Stories written by Kathy Barrett

DEVELOPMENT: Libyan Investments in Caribbean Under Threat

Although located over 9,500 kilometres from the North African country of Libya, the turmoil there has not left the leaders of some small Caribbean nations unscathed.

Betty Ann Blaine at home. Credit: Kathy Barrett/IPS

Rights Activist Challenges Jamaica’s Status Quo

For the last 50 years, Jamaica's modern history has been shaped by two powerful parties - the Jamaica Labour Party and the People's National Party. Although dozens of others have periodically emerged, the political graveyard has inevitably been their final resting place.

Women of Tivoli Gardens march in support of Christopher "Dudus" Coke on May 20, 2010. Credit: Kathy Barrett/IPS

JAMAICA: Women Caught Between Police and Loyalty for Gang Leader

"I am very much afraid...I'm traumatised," sobbed Marsha, as she recounted the violence that ripped through the constituency of West Kingston last month as police and soldiers searched for Christopher "Dudus" Coke, the reputed head of one of the most notorious criminal organisations in the Western hemisphere.

JAMAICA: Communities Pay High Price for Soaring Crime Rates

This week's ongoing standoff in Jamaica, in which 73 people have been killed as police search for a wanted gang leader in the Tivoli Gardens neighbourhood of Kingston, is focusing renewed international attention on the island's seemingly intractable violent crime rate.

Jamaicans Fear Mayhem Over Coke Extradition

Classrooms emptied and business owners pulled down their shutters this week as the word spread that the Jamaican government had finally signed an extradition request from the United States for alleged gang leader Christopher "Dudus" Coke.

JAMAICA: Nursing Exodus May Only Get Worse

The shortage of nurses throughout the Caribbean has reached chronic proportions, in a region already struggling with an ailing health care system.

Mangroves on the Negril River. Credit: Kathy Barrett/IPS

CARIBBEAN: Final Throes for Jamaica’s ‘Hippie Paradise’?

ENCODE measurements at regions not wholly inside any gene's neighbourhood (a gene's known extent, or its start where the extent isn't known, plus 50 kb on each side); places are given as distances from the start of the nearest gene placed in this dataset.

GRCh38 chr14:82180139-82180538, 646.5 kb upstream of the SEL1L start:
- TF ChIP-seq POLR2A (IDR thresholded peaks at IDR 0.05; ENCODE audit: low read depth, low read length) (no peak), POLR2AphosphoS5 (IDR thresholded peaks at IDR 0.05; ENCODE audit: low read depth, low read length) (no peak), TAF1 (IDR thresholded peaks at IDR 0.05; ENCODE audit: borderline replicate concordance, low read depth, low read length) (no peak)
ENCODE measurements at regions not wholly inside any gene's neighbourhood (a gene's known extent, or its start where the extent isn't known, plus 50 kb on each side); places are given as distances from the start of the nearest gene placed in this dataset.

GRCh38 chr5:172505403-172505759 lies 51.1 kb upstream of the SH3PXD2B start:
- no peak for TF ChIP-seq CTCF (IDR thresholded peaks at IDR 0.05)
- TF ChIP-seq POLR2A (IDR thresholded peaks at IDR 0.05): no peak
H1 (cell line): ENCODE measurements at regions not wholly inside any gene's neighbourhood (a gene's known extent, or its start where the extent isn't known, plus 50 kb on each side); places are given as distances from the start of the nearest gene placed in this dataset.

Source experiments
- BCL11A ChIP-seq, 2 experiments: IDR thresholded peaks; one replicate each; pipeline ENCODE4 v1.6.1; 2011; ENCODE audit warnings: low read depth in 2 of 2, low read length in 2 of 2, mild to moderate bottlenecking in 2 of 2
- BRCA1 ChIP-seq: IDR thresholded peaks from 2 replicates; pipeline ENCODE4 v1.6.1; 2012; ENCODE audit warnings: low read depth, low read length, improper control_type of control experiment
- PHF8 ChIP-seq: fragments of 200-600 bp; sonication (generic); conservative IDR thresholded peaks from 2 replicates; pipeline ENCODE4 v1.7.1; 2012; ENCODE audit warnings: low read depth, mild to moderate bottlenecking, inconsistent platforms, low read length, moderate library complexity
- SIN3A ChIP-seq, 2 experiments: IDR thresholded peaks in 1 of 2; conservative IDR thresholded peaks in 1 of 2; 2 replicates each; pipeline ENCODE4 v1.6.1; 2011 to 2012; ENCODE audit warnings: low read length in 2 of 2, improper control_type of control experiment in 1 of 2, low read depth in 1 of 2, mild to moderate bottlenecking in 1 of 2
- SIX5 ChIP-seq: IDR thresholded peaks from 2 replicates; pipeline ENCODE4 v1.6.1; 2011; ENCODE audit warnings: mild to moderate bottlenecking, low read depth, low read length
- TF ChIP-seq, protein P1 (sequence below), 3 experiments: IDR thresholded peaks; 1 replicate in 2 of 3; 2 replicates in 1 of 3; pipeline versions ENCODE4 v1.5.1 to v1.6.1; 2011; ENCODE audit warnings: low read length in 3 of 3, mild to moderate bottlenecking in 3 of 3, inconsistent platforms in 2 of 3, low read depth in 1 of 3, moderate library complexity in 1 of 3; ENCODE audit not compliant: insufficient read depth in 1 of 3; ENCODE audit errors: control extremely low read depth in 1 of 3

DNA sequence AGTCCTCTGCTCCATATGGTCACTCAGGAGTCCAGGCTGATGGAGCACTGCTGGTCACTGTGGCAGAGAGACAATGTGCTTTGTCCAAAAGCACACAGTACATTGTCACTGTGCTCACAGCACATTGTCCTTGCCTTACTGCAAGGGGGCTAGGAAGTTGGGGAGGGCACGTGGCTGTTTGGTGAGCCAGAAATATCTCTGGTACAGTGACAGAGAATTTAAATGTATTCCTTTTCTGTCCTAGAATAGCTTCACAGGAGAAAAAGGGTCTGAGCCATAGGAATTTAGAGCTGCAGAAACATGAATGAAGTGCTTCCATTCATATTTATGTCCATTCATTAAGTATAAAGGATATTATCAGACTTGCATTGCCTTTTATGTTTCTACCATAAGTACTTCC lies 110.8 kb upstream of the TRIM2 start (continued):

For centuries, Negril, a seven-mile stretch of white sand beach on the western tip of Jamaica, was cut off from the rest of the island by bad roads and a large swamp.

Mangrove on the Negril River. - Kathy Barrett/IPS

Final Throes for Jamaica's 'Hippie Paradise'?

What was once a magical place in Jamaica is on the verge of losing its best trait: the beaches.

Haitians arriving in Jamaica on Mar. 23. Credit: Kathy Barrett/IPS

JAMAICA: Haitian Refugees Sent Home

On the evening of Jan. 12 when Haiti was devastated by a massive earthquake, Jamaica, which lies just 160 kilometres to the west, sought to assure President René Préval that Jamaica was is in the process of organising a "practical response" to their plight.

A street in Kingston following the 1907 quake. Credit: Courtesy National Library of Jamaica

DEVELOPMENT: The Caribbean Trembles

Better known for its hurricanes, the region that extends from the Cayman Islands in the west to the chain of Windward and Leeward Islands in the east is home to one of the earth's principal seismic belts.

A street in Kingston following the 1907 quake. - National Library of Jamaica

The Caribbean Trembles

The Haiti earthquake was a reminder that the beautiful Caribbean is one of the planet's most geologically active zones.

"Shoeshine", a transvestite sex worker, says prostitution of underage girls is common is Negril. Credit: Kathy Barrett/IPS

JAMAICA: The Other Side of Paradise

It's just before midnight, and the music pulsates through the massive speakers perched under the ceiling, scantily clad girls in their five-inch heels moving closer to the iron poles.

JAMAICA: Young Offenders Caught Up in Adult System

For years, Jamaica's correctional system has been under the glare of the international spotlight.

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